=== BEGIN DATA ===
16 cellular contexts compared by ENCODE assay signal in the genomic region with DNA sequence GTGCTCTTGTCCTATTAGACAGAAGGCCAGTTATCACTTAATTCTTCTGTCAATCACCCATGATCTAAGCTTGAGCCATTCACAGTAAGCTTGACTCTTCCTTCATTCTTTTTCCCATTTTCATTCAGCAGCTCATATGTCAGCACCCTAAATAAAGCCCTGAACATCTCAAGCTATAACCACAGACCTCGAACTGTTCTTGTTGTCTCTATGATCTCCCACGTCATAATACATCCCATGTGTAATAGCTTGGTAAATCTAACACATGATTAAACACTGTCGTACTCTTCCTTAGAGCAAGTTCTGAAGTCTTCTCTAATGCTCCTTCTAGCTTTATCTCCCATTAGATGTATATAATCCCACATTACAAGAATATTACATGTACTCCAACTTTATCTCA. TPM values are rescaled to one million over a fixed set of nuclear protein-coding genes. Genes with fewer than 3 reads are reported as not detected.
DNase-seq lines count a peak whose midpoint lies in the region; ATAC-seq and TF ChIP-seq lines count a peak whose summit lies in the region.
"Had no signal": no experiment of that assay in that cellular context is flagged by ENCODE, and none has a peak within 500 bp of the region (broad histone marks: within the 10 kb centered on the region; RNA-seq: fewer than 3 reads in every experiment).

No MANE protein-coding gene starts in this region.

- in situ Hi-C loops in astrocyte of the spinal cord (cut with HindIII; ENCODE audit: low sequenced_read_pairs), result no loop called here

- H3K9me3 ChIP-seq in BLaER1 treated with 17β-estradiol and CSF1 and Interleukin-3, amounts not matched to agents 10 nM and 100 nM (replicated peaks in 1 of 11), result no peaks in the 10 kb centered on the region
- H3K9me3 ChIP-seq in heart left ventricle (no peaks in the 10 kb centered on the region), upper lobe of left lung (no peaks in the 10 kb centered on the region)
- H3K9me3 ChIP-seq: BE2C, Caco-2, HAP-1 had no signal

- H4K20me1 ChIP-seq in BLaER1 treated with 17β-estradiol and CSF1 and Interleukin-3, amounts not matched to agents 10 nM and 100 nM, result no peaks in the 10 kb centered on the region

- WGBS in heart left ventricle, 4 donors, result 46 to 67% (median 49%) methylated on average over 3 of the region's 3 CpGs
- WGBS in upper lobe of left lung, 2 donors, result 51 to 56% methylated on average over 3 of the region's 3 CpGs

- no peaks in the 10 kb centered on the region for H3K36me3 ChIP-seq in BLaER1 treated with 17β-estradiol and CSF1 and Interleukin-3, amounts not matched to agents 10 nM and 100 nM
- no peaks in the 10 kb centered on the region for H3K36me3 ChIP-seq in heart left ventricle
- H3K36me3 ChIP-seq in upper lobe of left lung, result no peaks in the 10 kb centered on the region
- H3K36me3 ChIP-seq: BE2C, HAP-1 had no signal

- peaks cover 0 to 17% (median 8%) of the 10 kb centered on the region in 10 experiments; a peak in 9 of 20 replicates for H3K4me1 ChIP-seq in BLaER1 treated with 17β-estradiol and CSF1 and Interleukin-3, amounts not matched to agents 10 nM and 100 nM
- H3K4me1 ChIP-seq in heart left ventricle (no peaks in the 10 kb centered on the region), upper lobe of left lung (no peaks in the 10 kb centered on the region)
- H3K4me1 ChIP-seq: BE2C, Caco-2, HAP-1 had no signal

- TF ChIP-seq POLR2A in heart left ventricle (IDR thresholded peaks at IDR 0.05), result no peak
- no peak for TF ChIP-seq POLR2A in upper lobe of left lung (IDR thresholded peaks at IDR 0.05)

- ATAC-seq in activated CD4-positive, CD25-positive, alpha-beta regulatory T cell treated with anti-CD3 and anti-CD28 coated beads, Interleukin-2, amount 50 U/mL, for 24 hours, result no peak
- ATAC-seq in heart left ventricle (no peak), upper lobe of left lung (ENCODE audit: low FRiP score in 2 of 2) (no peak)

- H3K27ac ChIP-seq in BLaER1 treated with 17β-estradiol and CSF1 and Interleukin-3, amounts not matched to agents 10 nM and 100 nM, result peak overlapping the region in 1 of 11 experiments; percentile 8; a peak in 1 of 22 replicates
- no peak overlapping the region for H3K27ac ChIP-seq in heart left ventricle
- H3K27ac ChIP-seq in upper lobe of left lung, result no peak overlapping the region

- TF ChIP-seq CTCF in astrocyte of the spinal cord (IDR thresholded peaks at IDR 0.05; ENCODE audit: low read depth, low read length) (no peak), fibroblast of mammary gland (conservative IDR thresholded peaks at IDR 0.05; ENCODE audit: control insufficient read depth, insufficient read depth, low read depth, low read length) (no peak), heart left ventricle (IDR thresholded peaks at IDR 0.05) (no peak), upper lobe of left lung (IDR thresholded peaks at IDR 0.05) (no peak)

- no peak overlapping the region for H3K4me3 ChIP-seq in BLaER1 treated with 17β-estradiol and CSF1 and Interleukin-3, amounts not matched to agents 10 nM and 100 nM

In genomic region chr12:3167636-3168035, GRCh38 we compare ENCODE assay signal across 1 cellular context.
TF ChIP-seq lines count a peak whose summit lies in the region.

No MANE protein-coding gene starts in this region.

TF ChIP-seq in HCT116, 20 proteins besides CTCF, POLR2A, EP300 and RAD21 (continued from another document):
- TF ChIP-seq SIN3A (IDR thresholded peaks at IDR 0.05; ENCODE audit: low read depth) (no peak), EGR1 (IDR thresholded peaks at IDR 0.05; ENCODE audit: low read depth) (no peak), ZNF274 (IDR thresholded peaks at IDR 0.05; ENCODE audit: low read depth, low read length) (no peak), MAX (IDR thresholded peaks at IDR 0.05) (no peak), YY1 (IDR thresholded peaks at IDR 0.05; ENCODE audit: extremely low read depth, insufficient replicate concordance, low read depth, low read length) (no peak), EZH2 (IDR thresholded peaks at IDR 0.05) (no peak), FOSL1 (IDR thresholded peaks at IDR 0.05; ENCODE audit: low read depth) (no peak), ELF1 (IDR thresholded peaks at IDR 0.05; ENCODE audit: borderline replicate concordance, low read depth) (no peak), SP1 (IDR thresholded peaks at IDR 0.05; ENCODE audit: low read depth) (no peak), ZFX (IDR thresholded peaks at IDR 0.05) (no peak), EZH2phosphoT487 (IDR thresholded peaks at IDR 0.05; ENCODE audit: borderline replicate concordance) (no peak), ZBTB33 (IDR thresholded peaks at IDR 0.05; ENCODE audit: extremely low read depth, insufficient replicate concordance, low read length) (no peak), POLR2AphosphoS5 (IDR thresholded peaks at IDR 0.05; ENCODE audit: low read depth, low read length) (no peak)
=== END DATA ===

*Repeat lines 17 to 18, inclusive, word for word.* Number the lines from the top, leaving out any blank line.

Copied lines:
- H3K4me1 ChIP-seq in heart left ventricle (no peaks in the 10 kb centered on the region), upper lobe of left lung (no peaks in the 10 kb centered on the region)
- H3K4me1 ChIP-seq: BE2C, Caco-2, HAP-1 had no signal